Fourth Sunday of Advent (C):
For many people, life should be lived according to their standards. They want people to be like them, or they’re in the wrong place. There are also those who do not like a world of inconveniences and of pain. Many seek easy life and a way out of hardships, as we note the following:
– While we are for peace and security, others go to war or quarrel with neighbors to defend rights supposedly trampled underfoot;
– While we show concern and service to fellowmen, there are those who live by stealing and killing, and abuse power for personal interests;
– While we seek wisdom and serenity in prayer and in community service and celebrations, there are those who adorn their lives with noisy celebrations and other unwholesome extra-family activities;
– While many have to work hard and honestly to make ends meet, others can afford to cheat for easy money, embezzle funds, and funnel resources to themselves at the expense of the ordinary working class;
– While many have to suffer poverty due to economic need, calamities, oppression and injustice, there are those who wallow in the comfort of affluence and power;
– While we prepare during Advent for Christmas, God’s gift of life to us, others want to enjoy life in the culture of death for convenience; and many other situations.
How do we respond to these? Certainly, this is not easy, but our readings today teach us that happy life is lived in grace-filled relationships, in selfless service and in the celebration of the advent of the Messiah in hope, as manifested by the visit of Mary to Elizabeth, and in the response of John in the womb of Elizabeth; all these because they believed.
Furthermore, we learn the following:
1. Mary’s visit to Elizabeth was not merely a relative’s visit, but a humble act of the King and God of the universe to visit His estranged people to whom He promised redemption from slavery to sin.
2. Elizabeth’s proclamation was her expression through the power of the Holy Spirit that God has visited His people.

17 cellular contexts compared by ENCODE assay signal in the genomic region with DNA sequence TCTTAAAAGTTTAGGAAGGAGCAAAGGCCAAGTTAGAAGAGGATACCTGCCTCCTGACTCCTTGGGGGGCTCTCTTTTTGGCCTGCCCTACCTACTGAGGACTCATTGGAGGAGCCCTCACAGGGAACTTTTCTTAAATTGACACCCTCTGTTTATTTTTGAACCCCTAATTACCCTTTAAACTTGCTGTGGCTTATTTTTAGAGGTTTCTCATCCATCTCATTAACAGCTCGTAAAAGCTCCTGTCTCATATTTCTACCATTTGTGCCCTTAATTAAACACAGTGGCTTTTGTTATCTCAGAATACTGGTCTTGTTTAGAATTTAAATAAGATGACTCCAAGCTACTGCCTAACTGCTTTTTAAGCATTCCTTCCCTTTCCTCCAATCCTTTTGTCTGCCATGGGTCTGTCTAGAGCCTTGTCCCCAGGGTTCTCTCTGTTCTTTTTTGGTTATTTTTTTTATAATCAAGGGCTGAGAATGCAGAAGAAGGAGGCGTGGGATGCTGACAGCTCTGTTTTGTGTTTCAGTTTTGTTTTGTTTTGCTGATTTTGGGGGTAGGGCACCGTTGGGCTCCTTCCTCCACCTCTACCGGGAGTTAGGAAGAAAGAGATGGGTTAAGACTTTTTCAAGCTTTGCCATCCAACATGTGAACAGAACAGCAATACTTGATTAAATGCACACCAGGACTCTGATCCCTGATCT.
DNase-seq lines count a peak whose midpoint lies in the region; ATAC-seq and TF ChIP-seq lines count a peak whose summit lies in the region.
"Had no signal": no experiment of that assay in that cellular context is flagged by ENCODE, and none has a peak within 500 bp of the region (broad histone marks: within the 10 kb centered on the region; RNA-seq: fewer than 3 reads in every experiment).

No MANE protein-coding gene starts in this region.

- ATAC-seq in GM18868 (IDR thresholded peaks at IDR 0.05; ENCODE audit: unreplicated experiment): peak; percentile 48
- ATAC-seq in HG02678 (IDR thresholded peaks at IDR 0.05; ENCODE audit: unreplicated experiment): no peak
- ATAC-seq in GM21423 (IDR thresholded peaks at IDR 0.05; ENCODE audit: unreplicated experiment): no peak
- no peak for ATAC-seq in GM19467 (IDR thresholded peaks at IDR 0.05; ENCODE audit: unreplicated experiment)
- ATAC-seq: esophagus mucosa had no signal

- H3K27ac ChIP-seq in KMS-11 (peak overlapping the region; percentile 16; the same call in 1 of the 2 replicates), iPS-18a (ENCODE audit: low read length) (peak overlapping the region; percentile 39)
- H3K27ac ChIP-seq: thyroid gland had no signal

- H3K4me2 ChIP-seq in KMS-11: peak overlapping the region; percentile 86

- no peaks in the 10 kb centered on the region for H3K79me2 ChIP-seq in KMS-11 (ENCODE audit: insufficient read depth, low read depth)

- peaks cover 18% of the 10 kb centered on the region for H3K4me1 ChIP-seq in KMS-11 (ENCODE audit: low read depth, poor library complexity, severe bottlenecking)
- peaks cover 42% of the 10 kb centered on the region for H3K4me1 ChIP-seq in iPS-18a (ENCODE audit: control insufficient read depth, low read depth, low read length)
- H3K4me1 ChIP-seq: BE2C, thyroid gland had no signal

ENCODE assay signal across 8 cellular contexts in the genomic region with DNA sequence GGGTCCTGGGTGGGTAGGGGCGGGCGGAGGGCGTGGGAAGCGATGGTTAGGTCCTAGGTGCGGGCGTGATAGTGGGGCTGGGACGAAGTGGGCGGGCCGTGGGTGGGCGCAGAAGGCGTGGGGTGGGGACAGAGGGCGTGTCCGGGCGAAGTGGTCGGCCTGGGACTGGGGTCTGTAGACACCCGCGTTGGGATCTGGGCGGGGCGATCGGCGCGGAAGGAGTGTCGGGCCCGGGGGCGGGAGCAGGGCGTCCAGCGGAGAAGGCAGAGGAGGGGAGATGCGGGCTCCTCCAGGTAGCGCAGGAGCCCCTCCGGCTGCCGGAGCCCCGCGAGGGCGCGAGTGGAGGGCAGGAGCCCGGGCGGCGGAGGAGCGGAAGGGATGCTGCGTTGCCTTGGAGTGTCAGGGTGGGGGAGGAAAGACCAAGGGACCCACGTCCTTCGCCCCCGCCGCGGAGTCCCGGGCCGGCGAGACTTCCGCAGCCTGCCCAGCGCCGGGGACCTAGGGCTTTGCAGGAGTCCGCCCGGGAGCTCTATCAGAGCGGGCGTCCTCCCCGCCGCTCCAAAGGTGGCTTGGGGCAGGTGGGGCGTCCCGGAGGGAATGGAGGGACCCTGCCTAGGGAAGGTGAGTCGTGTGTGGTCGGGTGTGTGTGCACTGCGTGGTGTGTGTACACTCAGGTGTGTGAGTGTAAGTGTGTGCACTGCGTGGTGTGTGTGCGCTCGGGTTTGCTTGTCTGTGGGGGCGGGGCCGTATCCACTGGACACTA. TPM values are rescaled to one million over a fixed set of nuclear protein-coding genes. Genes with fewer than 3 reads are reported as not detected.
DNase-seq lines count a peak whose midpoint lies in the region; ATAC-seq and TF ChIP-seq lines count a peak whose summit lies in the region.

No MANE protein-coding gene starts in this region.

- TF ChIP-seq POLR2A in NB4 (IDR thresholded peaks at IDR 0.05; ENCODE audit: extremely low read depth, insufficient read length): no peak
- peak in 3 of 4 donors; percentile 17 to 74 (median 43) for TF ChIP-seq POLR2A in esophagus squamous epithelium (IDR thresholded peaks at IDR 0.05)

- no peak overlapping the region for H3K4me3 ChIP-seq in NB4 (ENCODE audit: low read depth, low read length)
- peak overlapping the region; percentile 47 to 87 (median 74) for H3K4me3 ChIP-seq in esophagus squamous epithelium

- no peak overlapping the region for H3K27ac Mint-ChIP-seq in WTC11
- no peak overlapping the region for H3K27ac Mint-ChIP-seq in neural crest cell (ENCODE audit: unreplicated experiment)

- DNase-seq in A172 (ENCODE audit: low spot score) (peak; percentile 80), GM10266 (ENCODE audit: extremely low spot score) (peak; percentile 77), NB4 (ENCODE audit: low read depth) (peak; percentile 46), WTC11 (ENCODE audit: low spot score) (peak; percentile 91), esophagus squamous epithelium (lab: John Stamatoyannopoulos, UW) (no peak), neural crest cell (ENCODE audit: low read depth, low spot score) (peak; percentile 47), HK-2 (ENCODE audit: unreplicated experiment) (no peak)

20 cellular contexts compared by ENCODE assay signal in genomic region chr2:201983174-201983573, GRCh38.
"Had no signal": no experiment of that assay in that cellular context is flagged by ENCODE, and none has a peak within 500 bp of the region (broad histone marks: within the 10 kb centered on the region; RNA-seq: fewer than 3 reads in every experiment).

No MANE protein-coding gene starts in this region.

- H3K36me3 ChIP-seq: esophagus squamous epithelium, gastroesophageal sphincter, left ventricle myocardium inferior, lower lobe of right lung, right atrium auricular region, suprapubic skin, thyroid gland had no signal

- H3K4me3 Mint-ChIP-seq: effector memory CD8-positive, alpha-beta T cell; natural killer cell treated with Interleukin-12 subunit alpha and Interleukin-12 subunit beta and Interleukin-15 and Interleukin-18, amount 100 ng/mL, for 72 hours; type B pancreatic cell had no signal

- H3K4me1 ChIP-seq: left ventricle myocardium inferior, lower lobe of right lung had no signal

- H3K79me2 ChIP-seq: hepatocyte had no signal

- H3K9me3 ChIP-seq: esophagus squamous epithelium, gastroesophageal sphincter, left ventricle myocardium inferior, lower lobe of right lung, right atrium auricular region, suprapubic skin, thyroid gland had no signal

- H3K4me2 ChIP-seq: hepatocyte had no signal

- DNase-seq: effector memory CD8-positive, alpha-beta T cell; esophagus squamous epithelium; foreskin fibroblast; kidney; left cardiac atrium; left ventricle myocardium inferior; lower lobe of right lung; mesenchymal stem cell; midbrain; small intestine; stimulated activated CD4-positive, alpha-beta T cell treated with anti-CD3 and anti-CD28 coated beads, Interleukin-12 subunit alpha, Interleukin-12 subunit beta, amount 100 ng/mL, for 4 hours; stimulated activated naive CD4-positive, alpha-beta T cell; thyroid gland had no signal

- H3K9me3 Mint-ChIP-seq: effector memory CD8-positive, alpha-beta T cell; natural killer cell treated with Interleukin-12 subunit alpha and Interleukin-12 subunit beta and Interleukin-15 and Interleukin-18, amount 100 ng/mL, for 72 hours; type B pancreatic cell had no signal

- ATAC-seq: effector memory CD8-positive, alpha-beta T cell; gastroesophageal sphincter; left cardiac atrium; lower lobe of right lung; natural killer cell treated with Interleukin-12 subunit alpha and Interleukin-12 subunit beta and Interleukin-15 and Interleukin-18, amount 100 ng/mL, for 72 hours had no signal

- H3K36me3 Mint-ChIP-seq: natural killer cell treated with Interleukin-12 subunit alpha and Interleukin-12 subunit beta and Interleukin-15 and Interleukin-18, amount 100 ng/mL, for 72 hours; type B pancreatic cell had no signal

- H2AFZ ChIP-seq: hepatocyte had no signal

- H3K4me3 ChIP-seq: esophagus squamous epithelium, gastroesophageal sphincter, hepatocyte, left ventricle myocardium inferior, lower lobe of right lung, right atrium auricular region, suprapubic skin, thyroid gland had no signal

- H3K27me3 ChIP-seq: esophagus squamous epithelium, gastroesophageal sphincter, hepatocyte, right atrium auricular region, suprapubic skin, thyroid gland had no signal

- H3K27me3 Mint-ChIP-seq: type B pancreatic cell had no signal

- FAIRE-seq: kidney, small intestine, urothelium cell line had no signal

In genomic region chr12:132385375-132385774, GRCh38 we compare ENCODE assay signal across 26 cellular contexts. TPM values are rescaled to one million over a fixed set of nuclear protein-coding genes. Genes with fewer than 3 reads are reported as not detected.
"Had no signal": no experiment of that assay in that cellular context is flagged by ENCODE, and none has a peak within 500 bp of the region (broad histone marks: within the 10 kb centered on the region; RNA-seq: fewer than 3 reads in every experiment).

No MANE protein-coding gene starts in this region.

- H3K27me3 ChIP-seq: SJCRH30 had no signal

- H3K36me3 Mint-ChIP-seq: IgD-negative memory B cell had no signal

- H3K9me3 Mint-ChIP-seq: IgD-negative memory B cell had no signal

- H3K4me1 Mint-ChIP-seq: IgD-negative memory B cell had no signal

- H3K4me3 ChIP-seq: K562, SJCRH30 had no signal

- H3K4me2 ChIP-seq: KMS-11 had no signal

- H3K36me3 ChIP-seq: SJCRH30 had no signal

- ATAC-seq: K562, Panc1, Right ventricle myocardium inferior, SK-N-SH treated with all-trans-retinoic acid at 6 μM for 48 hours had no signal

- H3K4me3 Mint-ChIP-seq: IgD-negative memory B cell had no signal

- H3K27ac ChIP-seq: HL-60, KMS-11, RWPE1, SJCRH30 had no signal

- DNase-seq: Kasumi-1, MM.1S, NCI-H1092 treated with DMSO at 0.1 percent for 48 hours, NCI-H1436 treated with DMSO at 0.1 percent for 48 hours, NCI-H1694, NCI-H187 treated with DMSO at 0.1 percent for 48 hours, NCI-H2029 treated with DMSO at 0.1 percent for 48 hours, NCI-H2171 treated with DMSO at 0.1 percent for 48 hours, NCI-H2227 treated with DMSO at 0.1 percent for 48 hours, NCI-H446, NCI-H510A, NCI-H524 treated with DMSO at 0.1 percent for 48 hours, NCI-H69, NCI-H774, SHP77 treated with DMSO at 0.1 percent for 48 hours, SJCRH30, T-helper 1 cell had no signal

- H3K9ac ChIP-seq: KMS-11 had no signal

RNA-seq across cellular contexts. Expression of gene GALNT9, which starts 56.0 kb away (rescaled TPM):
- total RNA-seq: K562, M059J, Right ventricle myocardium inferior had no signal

3. Mary served Elizabeth’s need not so much because they were relatives, but because God was now serving His people.
4. John’s movement in Elizabeth’s womb was his response to the visit of his Lord and to the truth that man can do nothing without God.
Thus, under the loving eyes of our Mother Mary, we are encouraged to prepare for the coming of Her Son:
1. By becoming His instruments of hope. Writing about “a brighter and more humane world,” Pope Benedict XVI, in his encyclical Spe Salvi, says: “The Kingdom of God is a gift…. and constitutes the response to our hope…. We can open ourselves and the world and allow God to enter: we can open ourselves to truth, to love, to what is good…. We can free our life and the world from the poisons and contaminations that could destroy the present and the future….. we can make a right use of creation, which comes to us as a gift…. it is the great hope based upon God’s promises that gives us courage and directs our action in good times and bad” (#35). Be, then, faithful to your responsibilities and legitimate relationships to bring out that joyful hope in others.
2. By living a life of prayer. In the same encyclical, Spe Salvi, the Holy Father says: “Praying…. is how we can speak to God and how God speaks to us…. It is an active hope (also) in the sense that we keep the world open to God” (#34). Pray for hope; pray unceasingly and gratefully.
3. By offering the little inconveniences and sufferings to God. Again, the Holy Father speaks: “Those who did so were convinced that they could insert these little annoyances into Christ’s great “com-passion” so that they somehow became part of the treasury of compassion so greatly needed by the human race. In this way, even the small inconveniences of daily life could acquire meaning and contribute to the economy of good and of human love” (Spe Salvi, #40). Let not the little sufferings go to waste. Offer them to God for worthy intentions.
4. By becoming absorbed in and living God’s life now. We fully know that there will be a last judgment. At the end of time, it will be a joy to hear the Lord say, “Come, you who are blessed by my Father. Inherit the kingdom prepared for you from the foundation of the world…. Amen, I say to you, whatever you did for one of these least brothers of mine, you did for me” (cf. Mt 25:34-40). Serve others, then, as if you serve Jesus.
Let us make this Advent a season of Hope; our Christmas, a season of Love; and every day, a moment with God. Let the Eucharist we celebrate impress in our hearts Jesus’ visit to His people now, until He comes again.